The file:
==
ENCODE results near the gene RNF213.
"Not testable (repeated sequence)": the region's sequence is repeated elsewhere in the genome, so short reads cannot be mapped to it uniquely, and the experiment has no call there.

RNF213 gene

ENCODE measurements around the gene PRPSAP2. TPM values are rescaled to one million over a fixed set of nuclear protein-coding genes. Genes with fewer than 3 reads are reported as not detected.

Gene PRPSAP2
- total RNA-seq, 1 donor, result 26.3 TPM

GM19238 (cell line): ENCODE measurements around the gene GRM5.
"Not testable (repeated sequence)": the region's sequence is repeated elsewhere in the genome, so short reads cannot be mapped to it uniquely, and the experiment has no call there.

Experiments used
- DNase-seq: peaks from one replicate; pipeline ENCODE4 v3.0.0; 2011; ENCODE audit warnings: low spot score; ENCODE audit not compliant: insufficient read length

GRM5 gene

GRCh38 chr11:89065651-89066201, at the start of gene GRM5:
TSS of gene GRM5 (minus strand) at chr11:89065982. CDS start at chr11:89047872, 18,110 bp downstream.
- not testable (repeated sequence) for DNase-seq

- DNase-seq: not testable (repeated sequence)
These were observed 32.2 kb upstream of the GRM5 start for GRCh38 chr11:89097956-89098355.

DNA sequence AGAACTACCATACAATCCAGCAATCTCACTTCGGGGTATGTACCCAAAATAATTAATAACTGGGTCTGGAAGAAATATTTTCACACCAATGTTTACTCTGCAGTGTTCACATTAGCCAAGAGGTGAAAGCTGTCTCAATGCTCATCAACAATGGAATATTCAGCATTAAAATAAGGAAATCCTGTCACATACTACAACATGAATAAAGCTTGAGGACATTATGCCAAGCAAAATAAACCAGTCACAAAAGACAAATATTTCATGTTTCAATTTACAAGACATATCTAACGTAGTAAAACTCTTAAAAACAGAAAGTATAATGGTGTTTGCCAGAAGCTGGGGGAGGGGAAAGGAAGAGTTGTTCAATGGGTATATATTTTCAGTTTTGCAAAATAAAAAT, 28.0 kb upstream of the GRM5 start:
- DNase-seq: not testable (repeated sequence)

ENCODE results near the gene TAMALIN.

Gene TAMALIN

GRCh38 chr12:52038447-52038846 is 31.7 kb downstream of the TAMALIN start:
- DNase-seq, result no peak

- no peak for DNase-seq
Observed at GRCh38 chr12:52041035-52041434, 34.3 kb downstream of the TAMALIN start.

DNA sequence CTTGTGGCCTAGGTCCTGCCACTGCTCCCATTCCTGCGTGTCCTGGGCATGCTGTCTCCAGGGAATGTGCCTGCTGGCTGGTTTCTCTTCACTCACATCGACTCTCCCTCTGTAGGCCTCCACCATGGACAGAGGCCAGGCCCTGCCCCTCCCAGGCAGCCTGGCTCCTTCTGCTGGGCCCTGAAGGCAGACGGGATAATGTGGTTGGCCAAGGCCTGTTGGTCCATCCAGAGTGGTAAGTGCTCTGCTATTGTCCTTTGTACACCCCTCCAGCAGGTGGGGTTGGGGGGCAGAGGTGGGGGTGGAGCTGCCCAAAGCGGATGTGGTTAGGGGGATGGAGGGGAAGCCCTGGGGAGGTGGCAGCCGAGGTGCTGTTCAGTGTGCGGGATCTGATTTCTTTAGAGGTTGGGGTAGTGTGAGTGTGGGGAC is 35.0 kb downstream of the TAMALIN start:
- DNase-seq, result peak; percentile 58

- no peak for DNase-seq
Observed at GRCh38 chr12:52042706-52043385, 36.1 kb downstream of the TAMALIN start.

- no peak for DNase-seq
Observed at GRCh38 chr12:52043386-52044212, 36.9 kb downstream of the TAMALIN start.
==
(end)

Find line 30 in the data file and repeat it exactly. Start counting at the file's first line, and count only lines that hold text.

Observed at GRCh38 chr12:52043386-52044212, 36.9 kb downstream of the TAMALIN start.